It works rather like a metal detector, but with radio waves on a set frequency, and as I found out later in the day, they really work a treat!
We started the day at the furthest point along the hedgerow, working our way back toward the cars. It was an area that Mick hadn’t quite got to during his previous two visits, so we didn’t know what to expect.
As Mick put two of the ferrets down the hole nearest to the field, it was a matter of minutes before the first rabbit bolted, straight into our waiting net. Mick was like a panther, running and leaping on top of the rabbit to ensure its capture. It was hysterically funny to watch a 60-year-old bloke flying through the air like Superman.
As Mick untangled the rabbit and dispatched it, another rabbit bolted from the same hole and along the hedgerow, down into another hole some 30 yards along. Of course, this hole had a net on it, and that rabbit was also ours!
We gave it a further ten minutes at this end, with no more action, collected the ferrets once they’d got bored and come out of the warren, and then walked down a few yards to repeat the process.
We had one rabbit at this next warren, which slipped the net and ran straight up over the top of the path. While I waited there to see if any more rabbits would emerge, or for the ferrets to come out, Mick ran up over the path to see if the backnets had done their job. He returned with another large rabbit.
CAN YOU DIG IT
By now, the weather had taken a turn for the worse. It had been a lovely, crisp, sunny morning, but as we hit midday, the sky turned black and it began to snow! It was perfect timing. Mick put two more ferrets down a hole and we stood there, motionless for what seemed like an hour. In fact, it was 15 minutes, and whilst one of the ferrets kept popping up from one hole and down another, the other one was nowhere to be seen. It was time for Mick to break out the locator, and as the beeps became more frequent and higher pitched, we knew that the ferret was very close by.
“Here Dave, come and listen to this, there’s a right old scrap going on down here,” said Mick.
I wandered over to him, knelt down and put my ear to the ground. I could hear a rabbit thumping away like a good ‘un. The ferret had obviously got the rabbit backed up against the wall, so it was time to break out the shovel.
It didn’t take as long as I thought it would to dig the ferret and rabbit out. The key is to dig around the entrance to the hole, working your way back a bit at a time, then stopping and shoving your arm in the hole until you can grab the rabbit. A few more goes with the shovel, and Mick had rabbit number three in the game bag.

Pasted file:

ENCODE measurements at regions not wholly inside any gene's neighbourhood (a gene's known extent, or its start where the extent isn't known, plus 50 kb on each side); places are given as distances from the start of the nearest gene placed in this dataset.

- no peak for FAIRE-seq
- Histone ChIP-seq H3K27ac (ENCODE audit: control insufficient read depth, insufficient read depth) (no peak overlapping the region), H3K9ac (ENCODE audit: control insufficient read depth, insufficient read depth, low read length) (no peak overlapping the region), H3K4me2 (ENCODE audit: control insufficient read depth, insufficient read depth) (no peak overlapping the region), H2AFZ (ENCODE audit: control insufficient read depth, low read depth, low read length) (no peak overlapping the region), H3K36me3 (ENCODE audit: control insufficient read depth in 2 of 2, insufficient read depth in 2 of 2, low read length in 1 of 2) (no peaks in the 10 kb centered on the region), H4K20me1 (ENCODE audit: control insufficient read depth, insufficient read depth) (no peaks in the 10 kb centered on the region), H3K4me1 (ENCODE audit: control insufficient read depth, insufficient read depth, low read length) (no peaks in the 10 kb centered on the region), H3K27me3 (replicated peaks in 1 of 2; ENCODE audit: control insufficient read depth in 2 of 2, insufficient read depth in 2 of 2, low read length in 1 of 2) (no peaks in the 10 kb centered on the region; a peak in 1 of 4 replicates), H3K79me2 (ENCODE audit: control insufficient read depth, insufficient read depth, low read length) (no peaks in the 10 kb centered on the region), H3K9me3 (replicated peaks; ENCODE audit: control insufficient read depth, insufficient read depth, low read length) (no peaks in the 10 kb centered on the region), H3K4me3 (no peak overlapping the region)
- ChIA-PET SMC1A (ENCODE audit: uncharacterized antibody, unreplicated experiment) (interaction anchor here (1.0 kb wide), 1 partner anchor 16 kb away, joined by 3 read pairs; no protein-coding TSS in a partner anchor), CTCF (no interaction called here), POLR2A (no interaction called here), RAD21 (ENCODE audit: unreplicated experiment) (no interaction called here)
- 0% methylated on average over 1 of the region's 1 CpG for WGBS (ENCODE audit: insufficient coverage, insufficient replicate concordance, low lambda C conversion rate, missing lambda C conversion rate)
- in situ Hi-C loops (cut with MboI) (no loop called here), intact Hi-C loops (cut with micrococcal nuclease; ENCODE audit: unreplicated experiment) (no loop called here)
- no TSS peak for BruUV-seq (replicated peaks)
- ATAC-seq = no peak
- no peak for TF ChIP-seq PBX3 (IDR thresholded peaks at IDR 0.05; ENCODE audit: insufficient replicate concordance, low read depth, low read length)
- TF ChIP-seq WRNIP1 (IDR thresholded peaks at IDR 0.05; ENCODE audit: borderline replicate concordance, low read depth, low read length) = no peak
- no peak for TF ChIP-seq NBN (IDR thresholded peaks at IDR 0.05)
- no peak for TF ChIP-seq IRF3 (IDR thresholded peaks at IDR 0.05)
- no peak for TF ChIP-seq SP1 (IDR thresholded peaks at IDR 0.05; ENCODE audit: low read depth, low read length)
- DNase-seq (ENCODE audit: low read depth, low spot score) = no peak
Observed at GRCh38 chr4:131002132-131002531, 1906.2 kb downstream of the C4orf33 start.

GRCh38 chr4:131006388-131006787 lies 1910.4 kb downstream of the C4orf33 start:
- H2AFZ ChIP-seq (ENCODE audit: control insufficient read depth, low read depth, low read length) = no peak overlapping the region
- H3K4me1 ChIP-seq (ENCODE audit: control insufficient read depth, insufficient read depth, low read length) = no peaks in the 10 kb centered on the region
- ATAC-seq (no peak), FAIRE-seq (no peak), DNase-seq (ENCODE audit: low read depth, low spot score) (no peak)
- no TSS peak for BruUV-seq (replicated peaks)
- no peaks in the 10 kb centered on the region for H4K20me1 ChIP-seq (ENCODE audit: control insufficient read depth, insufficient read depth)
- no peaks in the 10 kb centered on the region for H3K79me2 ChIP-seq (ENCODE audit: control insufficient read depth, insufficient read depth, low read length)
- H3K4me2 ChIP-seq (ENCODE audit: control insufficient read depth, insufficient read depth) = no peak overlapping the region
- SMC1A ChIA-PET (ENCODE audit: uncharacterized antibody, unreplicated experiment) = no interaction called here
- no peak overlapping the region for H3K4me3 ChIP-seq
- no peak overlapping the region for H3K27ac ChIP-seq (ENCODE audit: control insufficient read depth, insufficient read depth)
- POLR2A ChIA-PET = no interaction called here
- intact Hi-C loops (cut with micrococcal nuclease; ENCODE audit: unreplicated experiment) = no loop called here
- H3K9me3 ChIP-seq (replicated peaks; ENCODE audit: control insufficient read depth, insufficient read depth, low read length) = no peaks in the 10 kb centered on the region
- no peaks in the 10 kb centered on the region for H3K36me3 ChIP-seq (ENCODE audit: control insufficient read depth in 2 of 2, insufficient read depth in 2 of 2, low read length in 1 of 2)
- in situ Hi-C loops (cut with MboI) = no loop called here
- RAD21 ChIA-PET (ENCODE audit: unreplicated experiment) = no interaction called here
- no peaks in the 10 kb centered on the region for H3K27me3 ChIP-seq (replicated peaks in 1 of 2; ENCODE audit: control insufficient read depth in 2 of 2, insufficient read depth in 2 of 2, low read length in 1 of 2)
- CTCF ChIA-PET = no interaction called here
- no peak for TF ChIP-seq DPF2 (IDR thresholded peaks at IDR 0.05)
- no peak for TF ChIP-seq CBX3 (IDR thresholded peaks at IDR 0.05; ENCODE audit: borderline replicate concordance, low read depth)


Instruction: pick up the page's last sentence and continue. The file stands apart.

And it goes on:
Time was of the essence now, and as we worked our way slowly along the hedgerow we had less and less action as we approached the area that Mick had done the previous week. We managed to flush two more rabbits, one of which slipped the net, but search as we might, we couldn’t find it over the back of the footpath.
THE WORST BIT
We ended the session with just five rabbits, which would have taken forever to clear with an air rifle, as you can imagine – the waiting alone could have been all day with nothing to show.
Now came the worst part of the day, packing up. We’d been on our feet, walking up and down the hedgerow for the best part of seven hours straight. Now we had to walk the entire length again, picking up the nets and wrapping them up neatly for next time.
I opted to take the front of the hedgerow, which actually had the most nets set, whilst Mick walked the footpath above and the back of the mound. When we met up at the end, Mick had another rabbit in his hand, taking the tally to six for the day. It was more than likely the rabbit that had slipped the net earlier, which we couldn’t find.
The radio collar shows its worth, as one of the ferrets fails to come back up.
Mick prepares to fit one of the ferrets with its radio collar.
Luckily, this one didn’t take too much digging. Ferret rescued, and another rabbit in the bag!
Mick uses long wooden pegs, which he makes himself. They work better in soft/sandy ground, and they can also be sharpened regularly without making them too short.
The rabbits had even chewed their way through protective membranes over the mound behind the footpath!
The larger net is in place, held up with twigs.
Purse nets are extremely effective when ferreting, and they’re really easy to set out, too.
This is how you do it. Note how the top ring of the net is above the hole, pegged firmly into the ground, with the bottom ring set inside the hole.
The end of the day – a very happy Mick, with five rabbits in the bag and the warren cleared … or so we thought.
These were all large rabbits, way bigger than the ferrets.